Leeds Rhinos boss Brian McClennan has warned against a "knee-jerk reaction" to England’s World Cup flop.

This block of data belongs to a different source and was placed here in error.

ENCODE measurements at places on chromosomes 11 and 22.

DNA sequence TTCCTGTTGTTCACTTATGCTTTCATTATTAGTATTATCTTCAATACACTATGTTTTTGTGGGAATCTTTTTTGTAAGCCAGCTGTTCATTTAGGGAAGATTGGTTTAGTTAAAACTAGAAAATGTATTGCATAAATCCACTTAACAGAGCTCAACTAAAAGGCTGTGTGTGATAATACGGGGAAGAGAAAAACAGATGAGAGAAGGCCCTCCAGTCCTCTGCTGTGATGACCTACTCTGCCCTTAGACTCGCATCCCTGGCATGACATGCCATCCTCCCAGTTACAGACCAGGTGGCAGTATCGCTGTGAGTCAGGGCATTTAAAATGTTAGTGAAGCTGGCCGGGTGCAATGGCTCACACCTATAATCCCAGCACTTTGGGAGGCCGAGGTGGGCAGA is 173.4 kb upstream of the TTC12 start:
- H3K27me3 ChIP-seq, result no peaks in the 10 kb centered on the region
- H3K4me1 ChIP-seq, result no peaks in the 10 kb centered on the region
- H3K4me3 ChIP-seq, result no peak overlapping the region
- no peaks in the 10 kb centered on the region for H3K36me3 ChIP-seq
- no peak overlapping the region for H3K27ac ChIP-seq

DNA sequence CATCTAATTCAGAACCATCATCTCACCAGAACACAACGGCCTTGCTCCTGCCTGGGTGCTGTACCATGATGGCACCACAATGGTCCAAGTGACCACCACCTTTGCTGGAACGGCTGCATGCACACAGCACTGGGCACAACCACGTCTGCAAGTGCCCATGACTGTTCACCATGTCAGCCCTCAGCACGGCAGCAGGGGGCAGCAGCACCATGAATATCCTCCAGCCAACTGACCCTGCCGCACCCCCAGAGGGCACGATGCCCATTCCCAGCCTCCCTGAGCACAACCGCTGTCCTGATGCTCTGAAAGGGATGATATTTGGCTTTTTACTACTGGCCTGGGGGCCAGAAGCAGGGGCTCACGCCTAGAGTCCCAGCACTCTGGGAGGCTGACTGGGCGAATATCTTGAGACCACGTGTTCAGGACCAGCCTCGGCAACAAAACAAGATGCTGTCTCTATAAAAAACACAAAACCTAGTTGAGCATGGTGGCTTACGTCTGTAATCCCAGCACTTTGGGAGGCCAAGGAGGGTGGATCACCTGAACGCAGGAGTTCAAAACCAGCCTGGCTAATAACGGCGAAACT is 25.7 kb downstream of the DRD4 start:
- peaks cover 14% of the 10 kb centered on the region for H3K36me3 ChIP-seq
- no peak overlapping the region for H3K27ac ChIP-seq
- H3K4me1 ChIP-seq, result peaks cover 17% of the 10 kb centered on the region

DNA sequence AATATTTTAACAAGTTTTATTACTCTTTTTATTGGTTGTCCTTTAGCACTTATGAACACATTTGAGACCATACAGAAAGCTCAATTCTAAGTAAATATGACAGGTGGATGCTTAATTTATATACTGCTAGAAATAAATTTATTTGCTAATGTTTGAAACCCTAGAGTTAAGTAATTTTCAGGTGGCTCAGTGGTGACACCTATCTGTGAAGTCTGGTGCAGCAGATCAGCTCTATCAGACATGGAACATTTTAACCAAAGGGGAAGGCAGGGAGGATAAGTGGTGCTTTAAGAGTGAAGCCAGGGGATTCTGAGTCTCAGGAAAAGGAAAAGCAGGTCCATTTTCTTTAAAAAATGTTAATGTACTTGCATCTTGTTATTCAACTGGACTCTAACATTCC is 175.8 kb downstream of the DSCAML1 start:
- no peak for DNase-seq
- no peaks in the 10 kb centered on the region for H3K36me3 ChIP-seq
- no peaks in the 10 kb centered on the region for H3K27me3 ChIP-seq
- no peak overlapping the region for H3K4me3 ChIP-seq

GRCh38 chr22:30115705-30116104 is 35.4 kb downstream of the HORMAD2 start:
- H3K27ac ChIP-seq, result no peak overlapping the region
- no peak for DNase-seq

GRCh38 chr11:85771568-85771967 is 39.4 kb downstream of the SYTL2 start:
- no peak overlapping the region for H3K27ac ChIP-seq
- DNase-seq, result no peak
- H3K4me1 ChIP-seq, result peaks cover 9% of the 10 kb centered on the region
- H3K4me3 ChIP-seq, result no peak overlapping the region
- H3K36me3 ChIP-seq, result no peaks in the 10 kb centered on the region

Leeds Rhinos boss Brian McClennan has warned against a "knee-jerk reaction" to England’s World Cup flop. McClennan, a former coach of the Kiwi national side, reckons New Zealand’s stunning victory over Australia in last weekend’s final proved that international success is all about playing well in the big games. The Leeds coach feels England’s poor World Cup campaign, which saw them lose two of their three group games and then crash out to New Zealand at the semi-final stage, was a case of them under-performing on the day, rather than an indictment of the engage Super League competition as a whole. England’s failure has led to calls for a cut in the number of overseas players in Super League and sparked a debate over whether the game here should adopt the slower style of play used in Australia’s NRL. But McClennan – who guided Rhinos to Grand Final glory in his first year in charge – told the Yorkshire Evening Post: "People don’t need to be panicking about the game here. It’s heading in the right direction. "The simple matter is, you have to perform right on the day. Unfortunately for England that didn’t happen, but the game here is healthy. "It’s true there needs to be more put into the development of young men in the game, but they are getting things in place to do that." McClennan added: "Super League is improving every year. Saturday (New Zealand’s victory) proved that when it comes to big games you just have to perform to the best of your ability on the day. "Had England made the final and played to the best of their ability, they could have got the result too. They have got the ability, I know that 100 per cent. "I coached the Kiwis and I have coached the Leeds boys and I have seen the ability of the players. "These England boys are outstanding talents and I know that Leeds could play any team in the world and give them a good run for their money. They are very, very talented. "The top teams in Super League could all compete in the NRL. St Helens and Leeds could go down and play any team in the NRL and beat them on a given day." The World Club Challenge annual showdown between the Super League and NRL champions has been dominated by British sides, who have won seven of the nine games since the series was revived in 2000 – including the last five. Critics claim that is due to matches being stage in this country, before the NRL competition has kicked off, but McClennan said: "If you are going to take those factors into account, you should take them into account at the end of the year too. "They say Australian clubs coming up here early in the year is against them, well turn it around and say that for the English team, who go down there at the end of the year having had a longer season and played more games. You can’t have it both ways." McClennan is fiercely opposed to clubs in Super League adopting an NRL-style of play. "I think we need to keep the English-style of game," he said. "The last thing we should do is go towards the NRL style of game. "Even people down there know that the ruck has slowed up the game and made it too predictable. We need to keep a bit of unpredictability about the game. "We are heading in the right direction and there doesn’t need to be any knee-jerk reactions here." McClennan was in charge of the Kiwis when they stunned Australia in the 2005 Tri-Nations final. He also coached them in 2006, when they lost the final to the Kangaroos in extra-time. Of Saturday’s game, McClennan – who admitted to tears of joy at the result – said: "It’s really good for the game internationally and it’s important that people know that in rugby league, in big games, anything can happen. "Underdogs can get up and win. Look at Castleford last season, they beat St Helens and Leeds, the two teams that played in the Grand Final. That’s good for the game. "I think it’s important people know that in rugby league the favourites don’t just always run away with games. It proves that we have got a great game. "If teams turn up to a game in the right frame of mind, they can win."